• In mentioning Johnson’s UpDayDownDay diet, Patri Friedman notes how excellent it is that such a variation of research is occurring surrounding caloric restriction. What I wonder: is caloric restriction / fasting an emerging diet trend? I plan on doing a tiny blog on this later. Stay tuned.
  • While I was writing this entry, the IF life published a diagram that lays out how to stay on track for weight loss. It’s a useful, informative and simple diagram. And what will you note in the middlemost bubble? Control insulin!

Kipping Pull-ups

A huge part of Crossfit is pull-ups. Contrary to the tenet that the only proper pull-up is one that has no lower body movement, the default pull-up in Crossfit is one that employs a “kip” or a “kipping” movement. Kipping is a perfected derivative of what most of us do when we try to do a pull-up naturally — namely, use our swinging body and legs to aid us on the upward motion.

I am still learning the kipping pull-up. And since they are so integral to Crossfit, it’s imperative that I learn this motion fast.

Thankfully, there is YouTube. Specifically, I found a short, four-part series of tutorial videos on kipping pull-ups!

As today was Day 5 of Crossfit for me and the fourth day in a row this week, I’m resting tomorrow. However, I plan on getting in some kipping pull-up practice this weekend. These videos will be my guide. My goal is to get decent at kipping pull-ups over the next two weeks.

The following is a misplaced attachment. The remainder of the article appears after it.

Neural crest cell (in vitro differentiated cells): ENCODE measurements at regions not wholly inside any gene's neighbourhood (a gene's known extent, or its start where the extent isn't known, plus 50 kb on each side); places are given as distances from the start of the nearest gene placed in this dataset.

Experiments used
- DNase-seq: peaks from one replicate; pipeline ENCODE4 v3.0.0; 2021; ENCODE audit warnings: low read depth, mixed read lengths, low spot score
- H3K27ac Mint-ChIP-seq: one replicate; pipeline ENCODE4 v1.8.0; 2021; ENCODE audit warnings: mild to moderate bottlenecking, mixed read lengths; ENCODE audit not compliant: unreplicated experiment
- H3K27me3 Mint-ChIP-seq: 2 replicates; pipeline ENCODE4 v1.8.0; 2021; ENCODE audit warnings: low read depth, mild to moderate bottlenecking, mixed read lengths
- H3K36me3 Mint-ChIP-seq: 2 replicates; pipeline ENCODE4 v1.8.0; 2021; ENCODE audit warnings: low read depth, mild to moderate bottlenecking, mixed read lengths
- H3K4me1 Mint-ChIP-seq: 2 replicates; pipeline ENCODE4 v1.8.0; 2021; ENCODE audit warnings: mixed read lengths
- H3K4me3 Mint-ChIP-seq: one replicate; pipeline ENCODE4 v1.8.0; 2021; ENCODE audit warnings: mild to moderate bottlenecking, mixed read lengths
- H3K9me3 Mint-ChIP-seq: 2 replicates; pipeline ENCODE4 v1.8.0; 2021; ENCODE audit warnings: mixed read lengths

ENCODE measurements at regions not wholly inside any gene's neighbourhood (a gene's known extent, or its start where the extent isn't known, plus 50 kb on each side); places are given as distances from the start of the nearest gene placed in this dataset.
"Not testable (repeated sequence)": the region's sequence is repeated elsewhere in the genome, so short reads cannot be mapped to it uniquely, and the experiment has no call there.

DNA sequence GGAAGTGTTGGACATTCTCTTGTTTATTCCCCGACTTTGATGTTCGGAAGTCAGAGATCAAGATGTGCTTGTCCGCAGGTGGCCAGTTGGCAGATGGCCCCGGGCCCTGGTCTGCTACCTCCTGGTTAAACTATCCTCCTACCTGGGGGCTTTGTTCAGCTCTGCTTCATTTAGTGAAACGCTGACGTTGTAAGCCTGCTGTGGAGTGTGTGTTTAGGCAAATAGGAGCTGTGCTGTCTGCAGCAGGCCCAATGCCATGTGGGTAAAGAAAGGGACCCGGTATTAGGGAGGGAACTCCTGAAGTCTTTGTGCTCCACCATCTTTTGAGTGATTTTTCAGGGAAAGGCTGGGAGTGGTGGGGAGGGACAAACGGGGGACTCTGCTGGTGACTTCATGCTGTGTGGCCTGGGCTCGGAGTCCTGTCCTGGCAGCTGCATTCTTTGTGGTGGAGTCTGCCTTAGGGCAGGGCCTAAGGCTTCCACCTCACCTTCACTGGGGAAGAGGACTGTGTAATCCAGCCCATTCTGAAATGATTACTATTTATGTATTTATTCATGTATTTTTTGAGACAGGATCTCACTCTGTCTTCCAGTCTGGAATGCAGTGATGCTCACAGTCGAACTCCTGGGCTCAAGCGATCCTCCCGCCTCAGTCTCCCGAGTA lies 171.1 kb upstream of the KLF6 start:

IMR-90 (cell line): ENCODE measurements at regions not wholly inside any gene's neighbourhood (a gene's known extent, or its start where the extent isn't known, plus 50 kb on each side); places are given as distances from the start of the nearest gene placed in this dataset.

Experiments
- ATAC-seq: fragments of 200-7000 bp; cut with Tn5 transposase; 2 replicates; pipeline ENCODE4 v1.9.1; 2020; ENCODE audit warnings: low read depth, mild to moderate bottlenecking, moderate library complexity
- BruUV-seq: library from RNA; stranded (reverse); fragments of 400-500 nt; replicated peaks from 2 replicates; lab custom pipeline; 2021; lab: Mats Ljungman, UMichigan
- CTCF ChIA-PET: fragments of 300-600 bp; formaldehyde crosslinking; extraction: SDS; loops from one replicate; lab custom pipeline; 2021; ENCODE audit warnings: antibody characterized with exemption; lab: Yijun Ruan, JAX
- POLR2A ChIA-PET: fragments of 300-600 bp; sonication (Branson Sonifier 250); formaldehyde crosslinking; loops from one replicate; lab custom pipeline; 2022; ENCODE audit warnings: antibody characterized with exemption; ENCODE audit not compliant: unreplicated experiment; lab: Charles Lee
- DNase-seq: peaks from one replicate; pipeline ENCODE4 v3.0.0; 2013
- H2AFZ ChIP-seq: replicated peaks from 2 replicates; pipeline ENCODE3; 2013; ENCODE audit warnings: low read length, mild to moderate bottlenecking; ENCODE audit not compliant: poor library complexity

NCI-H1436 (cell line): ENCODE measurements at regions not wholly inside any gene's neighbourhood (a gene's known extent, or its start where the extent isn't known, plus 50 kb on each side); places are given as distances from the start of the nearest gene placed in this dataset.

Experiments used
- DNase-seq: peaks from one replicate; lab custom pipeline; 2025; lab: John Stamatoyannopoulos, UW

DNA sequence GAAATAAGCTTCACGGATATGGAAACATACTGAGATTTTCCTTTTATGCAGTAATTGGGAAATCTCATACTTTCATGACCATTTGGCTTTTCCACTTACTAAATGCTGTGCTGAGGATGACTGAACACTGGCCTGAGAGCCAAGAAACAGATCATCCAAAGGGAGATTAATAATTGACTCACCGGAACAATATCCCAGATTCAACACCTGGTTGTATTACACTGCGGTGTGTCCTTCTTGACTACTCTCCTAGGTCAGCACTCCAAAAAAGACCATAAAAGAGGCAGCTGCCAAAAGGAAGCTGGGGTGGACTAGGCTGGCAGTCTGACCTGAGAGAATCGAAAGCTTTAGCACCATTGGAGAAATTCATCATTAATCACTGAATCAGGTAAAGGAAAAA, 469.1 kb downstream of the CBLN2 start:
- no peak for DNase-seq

If you’re curious about kipping pull-ups or want to learn them yourself, they are embedded below (after the jump).
Read more “Kipping Pull-ups”

Reporter reacts to Augusta: “I’m dyin’ in this countryass town”

Not suitable for work, this video clip of a reporter switching from “reporter-mode” to OMGWTFYGTBFKM after having a bug fly into his mouth is hilarious. And what takes it from just another bit of humor on the web to personal blogworthy is that it took place here in Augusta, Georgia.


I disagree with his classification of Augusta, Georgia as “countryass”. Sure, Augusta is a far cry from the urban culture of Atlanta. Is it behind the times? Yeah. Boring? Certainly. Bible-belt? Uh-huh. But countryass? Not even close — at least not compared to most of south Georgia or all of “Alabubba”.

And hey, though 2nd place to Atlanta is a distant not-even-close, “Disgusta” is the second largest city in the state. Plus, Augusta is the home of the Augusta National / Masters! Augusta’s BBQ offerings aren’t even that great.

Regardless, I empathize with this guy. Summer in Augusta is uncomfortably hot and humid, the bugs can be awful, and I confess to wanting to get out of this town, myself.

If you liked it the first time, watch it again. Augusta!

UPDATE 2008-06-18: It’s come to my attention that the reporter in the video is in Augusta, Arkansas — not Augusta, Georgia. Makes me a little sad. His name is Isiah Carey. Found this out over here.